8. 8. Exception Handling in PHP • Exceptions provide an error control mechanism that is more fine- grained than traditional PHP fault handling.There are several key differences between “regular” PHP errors and exceptions: • Exceptions are objects, created (or “thrown”) when an error occurs • Exceptions can be handled at different points in a script’s execution, and different types of exceptions can be handled by separate portions of a script’s code • All unhandled exceptions are fatal • Exceptions can be thrown from the __construct method on failure • Exceptions change the flow of the application
  9. 9. The Basic Exception Class • As we mentioned in the previous paragraph, exceptions are objects that must be direct or indirect (for example through inheritance) instances of the Exception base class. • The latter is built into PHP itself, and is declared as follows:
  10. 10. The Basic Exception Class class Exception { // The error message associated with this exception protected $message = ’Unknown Exception’; // The error code associated with this exception protected $code = 0; // The pathname of the file where the exception occurred protected $file; // The line of the file where the exception occurred protected $line; // Constructor function __construct ($message = null, $code = 0); // Returns the message final function getMessage(); // Returns the error code final function getCode(); // Returns the file name final function getFile(); // Returns the file line final function getLine(); // Returns an execution backtrace as an array final function getTrace(); // Returns a backtrace as a string final function getTraceAsString(); // Returns a string representation of the exception function __toString(); }
  11. 11. The Basic Exception Class • Almost all of the properties of an Exception are automatically filled in for you by the interpreter—generally speaking, you only need to provide a message and a code, and all the remaining information will be taken care of for you. • Since Exception is a normal (if built-in) class, you can extend it and effectively create your own exceptions, thus providing your error handlers with any additional information that your application requires.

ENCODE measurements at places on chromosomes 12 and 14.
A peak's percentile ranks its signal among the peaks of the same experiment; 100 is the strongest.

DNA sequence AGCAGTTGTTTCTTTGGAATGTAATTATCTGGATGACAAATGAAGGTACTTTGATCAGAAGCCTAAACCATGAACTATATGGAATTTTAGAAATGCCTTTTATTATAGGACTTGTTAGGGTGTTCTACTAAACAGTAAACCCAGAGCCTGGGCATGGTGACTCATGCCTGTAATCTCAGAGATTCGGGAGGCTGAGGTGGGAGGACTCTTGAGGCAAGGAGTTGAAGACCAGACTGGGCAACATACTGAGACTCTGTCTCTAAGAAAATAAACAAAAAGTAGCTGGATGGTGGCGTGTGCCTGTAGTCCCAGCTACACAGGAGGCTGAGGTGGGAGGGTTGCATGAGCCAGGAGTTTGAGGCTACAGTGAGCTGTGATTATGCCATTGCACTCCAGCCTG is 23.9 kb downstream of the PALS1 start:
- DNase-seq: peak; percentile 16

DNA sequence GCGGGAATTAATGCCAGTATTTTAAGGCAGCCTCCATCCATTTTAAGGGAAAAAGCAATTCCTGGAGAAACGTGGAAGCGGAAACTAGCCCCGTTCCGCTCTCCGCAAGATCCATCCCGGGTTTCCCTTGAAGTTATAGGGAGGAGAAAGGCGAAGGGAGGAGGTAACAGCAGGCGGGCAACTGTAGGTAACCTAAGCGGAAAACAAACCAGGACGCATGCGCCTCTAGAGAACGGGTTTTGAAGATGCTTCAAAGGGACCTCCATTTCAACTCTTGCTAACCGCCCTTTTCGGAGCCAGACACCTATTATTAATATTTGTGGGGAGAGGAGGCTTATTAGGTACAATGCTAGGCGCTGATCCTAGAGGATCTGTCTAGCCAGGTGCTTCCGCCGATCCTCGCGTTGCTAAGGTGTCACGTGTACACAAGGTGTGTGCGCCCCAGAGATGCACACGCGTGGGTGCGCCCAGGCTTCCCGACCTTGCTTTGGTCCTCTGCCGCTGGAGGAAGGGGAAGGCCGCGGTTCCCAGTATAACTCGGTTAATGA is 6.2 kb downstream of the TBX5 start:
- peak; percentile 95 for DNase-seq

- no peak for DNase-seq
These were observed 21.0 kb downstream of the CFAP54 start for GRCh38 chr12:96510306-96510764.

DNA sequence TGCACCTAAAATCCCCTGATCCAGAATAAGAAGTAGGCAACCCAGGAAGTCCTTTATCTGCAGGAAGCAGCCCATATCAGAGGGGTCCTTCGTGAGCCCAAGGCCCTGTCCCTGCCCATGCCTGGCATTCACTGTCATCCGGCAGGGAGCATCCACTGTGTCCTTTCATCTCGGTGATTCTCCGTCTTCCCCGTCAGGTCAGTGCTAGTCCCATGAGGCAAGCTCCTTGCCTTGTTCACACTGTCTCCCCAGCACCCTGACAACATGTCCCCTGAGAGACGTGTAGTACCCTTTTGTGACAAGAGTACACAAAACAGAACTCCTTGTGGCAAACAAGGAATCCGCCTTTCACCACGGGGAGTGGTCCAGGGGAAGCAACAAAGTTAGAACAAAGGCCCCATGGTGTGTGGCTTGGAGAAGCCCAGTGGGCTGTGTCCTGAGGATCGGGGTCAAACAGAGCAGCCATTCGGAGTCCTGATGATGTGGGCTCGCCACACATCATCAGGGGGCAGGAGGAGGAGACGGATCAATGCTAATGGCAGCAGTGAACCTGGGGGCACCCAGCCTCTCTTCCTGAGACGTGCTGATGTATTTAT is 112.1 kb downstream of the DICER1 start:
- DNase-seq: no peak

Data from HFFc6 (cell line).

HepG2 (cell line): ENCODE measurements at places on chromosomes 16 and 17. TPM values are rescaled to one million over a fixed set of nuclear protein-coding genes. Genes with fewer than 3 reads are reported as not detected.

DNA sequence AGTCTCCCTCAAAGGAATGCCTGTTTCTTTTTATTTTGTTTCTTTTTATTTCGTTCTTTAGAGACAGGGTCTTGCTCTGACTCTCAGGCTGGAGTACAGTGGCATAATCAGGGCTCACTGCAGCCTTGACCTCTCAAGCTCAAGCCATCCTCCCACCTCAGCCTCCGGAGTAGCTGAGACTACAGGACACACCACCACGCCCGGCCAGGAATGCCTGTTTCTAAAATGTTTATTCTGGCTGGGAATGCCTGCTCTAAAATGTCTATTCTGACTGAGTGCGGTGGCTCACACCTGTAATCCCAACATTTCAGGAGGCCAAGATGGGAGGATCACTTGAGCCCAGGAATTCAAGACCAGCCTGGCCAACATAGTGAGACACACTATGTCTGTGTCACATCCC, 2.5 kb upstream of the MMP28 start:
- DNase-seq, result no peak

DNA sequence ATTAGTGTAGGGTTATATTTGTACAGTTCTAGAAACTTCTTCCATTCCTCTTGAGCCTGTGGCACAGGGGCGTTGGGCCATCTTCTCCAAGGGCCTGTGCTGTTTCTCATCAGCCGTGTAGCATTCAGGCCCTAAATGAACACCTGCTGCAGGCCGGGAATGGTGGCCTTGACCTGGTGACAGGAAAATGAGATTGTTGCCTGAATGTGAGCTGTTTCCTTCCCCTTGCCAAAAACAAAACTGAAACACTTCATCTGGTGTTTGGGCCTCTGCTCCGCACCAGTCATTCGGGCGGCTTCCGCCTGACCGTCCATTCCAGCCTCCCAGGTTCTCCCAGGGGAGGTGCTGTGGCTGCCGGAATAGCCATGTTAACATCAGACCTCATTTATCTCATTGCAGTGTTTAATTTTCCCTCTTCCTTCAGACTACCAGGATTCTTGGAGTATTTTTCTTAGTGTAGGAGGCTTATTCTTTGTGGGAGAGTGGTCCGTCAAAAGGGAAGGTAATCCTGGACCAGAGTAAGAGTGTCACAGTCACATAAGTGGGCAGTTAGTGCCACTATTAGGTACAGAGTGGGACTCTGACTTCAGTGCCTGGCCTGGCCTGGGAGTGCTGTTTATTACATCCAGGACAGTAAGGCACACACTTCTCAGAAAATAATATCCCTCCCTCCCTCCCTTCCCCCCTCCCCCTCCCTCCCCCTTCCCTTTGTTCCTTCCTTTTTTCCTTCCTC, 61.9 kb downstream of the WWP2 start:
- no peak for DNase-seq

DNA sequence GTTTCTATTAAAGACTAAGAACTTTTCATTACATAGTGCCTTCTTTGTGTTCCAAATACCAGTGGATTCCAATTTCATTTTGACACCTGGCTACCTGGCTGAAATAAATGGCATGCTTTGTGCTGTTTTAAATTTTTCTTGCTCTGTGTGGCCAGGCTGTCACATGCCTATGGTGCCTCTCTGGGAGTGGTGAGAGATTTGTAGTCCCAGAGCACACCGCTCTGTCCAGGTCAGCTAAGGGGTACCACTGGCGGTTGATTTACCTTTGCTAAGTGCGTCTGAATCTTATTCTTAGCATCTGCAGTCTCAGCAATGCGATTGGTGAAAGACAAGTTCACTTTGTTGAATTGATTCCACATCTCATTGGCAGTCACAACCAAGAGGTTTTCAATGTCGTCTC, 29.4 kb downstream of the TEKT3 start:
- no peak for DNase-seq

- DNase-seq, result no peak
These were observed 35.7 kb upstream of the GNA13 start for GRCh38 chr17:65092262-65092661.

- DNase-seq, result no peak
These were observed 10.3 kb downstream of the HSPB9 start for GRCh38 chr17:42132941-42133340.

12. 12. Throwing Exceptions • Exceptions are usually created and thrown when an error occurs by using the throw construct: if ($error) { throw new Exception ("This is my error"); } • Exceptions then “bubble up” until they are either handled by the script or cause a fatal exception • The handling of exceptions is performed using a try...catch block:
  13. 13. Example try { if ($error) { throw new Exception ("This is my error"); } } catch (Exception $e) { echo $e->getMessage(); } • In the example above, any exception that is thrown inside the try{} block is going to be caught and passed on the code inside the catch{} block, where it can be handled
  14. 14. Lazy Loading
  15. 15. Lazy Loading • Prior to PHP 5, if you try to create an object on an undefined class(perhaps that class is written on another file which you forgot to include) would cause a fatal error. • This meant that you needed to include all of the class files that you might need, rather than loading them as they were needed • To solve this problem, PHP 5 features an “autoload” facility that makes it possible to implement “lazy loading”, or loading of classes on-demand only • When we try to create an object of undefined class PHP will try to call the __autoload() global magic function so that the script may be given an opportunity to load it.
  16. 16. __autoload() - Example function __autoload($class) { // Require PEAR-compatible classes require_once(“$class.php”) } $obj = new SomeClass();
  17. 17. __autoload() - Example function __autoload($class) { // Require PEAR-compatible classes require_once(“$class.php”) } $obj = new SomeClass(); You tried to create an object of SomeClass. But you forgot that someClass is defined in another page called SomeClass.php
  18. 18. __autoload() - Example function __autoload($class) { // Require PEAR-compatible classes require_once(“$class.php”) } $obj = new SomeClass(); When you tried to do so, PHP will automatically calls __autoload() which will have an argument ie the class name for which object we tried to create
  19. 19. __autoload() - Example function __autoload($class) { // Require PEAR-compatible classes require_once(“$class.php”) } $obj = new SomeClass(); We are including the file called “someClass.php” The advantage of lazy loading is that we can include files upon its requirement only rather than including all the files unnecessarily
  20. 20. Questions? “A good question deserve a good grade…”
  21. 21. End of day
  22. 22. Contact Us Emarald Mall (Big Bazar Building) Mavoor Road, Kozhikode, Kerala, India. Ph: + 91 – 495 40 25 550 NC Complex, Near Bus Stand Mukkam, Kozhikode, Kerala, India. Ph: + 91 – 495 40 25 550 Start up Village Eranakulam, Kerala, India. Email: info@baabtra.com
  23. 23. If this presentation helped you, please visit our page facebook.com/baabtra and like it. Thanks in advance. www.baabtra.com | www.massbaab.com |www.baabte.com